Having planted some vegetables in that first bed I was then full of ideas for the rest of the plot, which included making things with our harvested produce.
One of the first things I did was make Rhubarb Gin – absolutely delicious and I will definitely make it again. I also tried making Rhubarb Muffins which didn’t turn out so great (actually they were a disaster, but I have to say it was nothing to do with the recipe) but I won’t be beaten, I will try again.
However, life can get in the way sometimes and my plans were changed in an instant.
At the end of that May my mum died suddenly and I gave up full-time work to look after my elderly and unwell father, which meant the allotment immediately went down my list of priorities. You’re probably reading this and agreeing that quite rightly I should put my family first, which I did without question, but, I will admit that in some wistful moments, the thought of being unable to get to the allotment as much as I wanted and needed to did pile on the pressure a bit. It took me quite a few months to work out some sort of balance that allowed me the time to look after dad but also allowed me some respite on the allotment. But I did, and the jobs got done, just not as quickly as planned. I took notice of some of my own advice mentioned in an earlier post and accept that it’s my allotment, its not a competition and I can do things in my own time. I gave myself permission to take things slowly and if I couldn’t get to the plot for any reason, I was not going to berate myself for it.
On the occasions I did make it to the plot, it was becoming obvious that the local birds were dining in style on our soft fruit, so one of the first jobs was to erect a fruit cage and bearing in mind our D.I.Y skills, we enlisted the help of our daughter and her partner to make sense of the instructions and get the 7 metre x 4 metre frame in place. There are many types of cage to choose from depending on budget but we went for an aluminium frame from Harrod Horticultural
The netting supplied with the frame wouldn’t be fitted until the August and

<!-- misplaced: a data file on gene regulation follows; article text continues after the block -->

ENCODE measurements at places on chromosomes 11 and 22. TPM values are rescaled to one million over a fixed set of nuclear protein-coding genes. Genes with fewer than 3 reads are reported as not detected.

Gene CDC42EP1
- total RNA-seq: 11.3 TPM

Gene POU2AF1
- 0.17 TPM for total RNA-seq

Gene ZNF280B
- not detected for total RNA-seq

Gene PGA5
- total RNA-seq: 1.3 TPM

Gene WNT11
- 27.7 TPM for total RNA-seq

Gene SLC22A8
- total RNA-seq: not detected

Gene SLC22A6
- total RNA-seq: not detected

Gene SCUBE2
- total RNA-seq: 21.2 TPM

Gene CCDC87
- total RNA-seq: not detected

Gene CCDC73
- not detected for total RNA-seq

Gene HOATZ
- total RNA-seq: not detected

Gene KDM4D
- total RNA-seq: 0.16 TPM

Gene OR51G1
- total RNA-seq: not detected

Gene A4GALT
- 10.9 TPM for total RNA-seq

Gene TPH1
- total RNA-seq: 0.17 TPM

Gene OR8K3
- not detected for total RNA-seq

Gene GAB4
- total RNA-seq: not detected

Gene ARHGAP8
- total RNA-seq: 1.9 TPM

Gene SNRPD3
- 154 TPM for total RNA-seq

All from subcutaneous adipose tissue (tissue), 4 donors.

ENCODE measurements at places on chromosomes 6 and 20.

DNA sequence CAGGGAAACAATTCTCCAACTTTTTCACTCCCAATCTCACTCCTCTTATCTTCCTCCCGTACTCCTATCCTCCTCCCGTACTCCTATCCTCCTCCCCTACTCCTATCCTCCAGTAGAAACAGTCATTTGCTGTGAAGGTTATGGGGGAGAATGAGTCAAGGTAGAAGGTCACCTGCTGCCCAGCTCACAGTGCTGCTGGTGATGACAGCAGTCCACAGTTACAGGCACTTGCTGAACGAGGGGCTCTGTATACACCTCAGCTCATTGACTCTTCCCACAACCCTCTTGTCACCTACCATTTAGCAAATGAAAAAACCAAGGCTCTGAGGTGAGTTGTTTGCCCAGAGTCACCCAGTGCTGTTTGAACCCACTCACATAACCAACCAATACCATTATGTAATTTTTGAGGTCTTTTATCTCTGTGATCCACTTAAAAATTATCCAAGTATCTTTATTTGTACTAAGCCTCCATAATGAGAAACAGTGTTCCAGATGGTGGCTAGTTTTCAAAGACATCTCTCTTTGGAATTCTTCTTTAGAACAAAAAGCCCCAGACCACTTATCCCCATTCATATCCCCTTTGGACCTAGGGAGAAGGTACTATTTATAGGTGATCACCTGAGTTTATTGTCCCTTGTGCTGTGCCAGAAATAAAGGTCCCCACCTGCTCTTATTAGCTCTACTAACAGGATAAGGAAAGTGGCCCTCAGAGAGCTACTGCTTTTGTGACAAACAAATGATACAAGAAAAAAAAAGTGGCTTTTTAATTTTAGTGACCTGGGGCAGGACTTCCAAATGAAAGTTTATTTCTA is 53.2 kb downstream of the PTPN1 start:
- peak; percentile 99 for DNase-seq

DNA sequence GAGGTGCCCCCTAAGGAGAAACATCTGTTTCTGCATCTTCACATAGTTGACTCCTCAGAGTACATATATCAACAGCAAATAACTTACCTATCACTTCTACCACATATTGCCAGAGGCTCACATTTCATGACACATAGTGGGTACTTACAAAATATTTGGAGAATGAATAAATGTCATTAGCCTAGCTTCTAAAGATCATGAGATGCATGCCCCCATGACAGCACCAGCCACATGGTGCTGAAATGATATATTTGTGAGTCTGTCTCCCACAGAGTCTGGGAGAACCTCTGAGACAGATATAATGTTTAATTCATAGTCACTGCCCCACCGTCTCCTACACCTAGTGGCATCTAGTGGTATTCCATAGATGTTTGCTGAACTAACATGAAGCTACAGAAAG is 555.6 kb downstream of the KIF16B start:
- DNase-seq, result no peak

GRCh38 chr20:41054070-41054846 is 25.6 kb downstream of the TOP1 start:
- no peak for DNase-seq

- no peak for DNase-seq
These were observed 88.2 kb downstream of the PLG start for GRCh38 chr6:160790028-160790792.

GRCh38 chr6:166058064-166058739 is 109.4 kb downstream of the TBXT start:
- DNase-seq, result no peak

the advice is to remove the roof netting during the winter months as a heavy dump of snow can bring a frame down, so we waited and our roof netting went on this spring (2020).
With some of the fruit that I shared with the birds, I did get to make some Raspberry Jam which
was really tasty and incredibly quick and easy to make and I made so much I was able to give pots of it away.
By now we’re at the back end of August, the vegetables I planted in May were growing well and we harvested some broad beans
but I was starting to feel unhappy with the raised beds as they were… You’ve been wondering about my husband’s eyes haven’t you!
Yes, I wanted to change them. I know it had taken blood, sweat and swearing to create the five beds, but I’d only planted in one of them because I was overwhelmed and the cost was prohibitive so I needed to make things smaller and more manageable hence Operation Raised Beds.
Instead of five large beds, I worked out I could create ten smaller beds (1 metre x 1.5 metres) and in each bed I would have just one variety of vegetable. To my way of thinking this was going to be much more manageable and would make crop rotation easier to manage (more about crop rotation in a future ‘no-dig’ post).
By the end of 2019 I had created eight new beds with the intention of creating the last two once all the veg had been harvested from the remaining large bed.
And we had leeks and Brussels sprouts for Christmas dinner! These were picked on Christmas Eve 🙂
…and a sneaky peek at the beds at the start of 2020…
Now I’m a happy bunny and my husband is relieved. It sounds bonkers but as soon as these beds were completed, a weight come off my shoulders and I looked forward to making plans for 2020.
For regular updates feel free to follow me on Instagram and for new posts straight to your inbox, please subscribe (at the bottom of the Home page)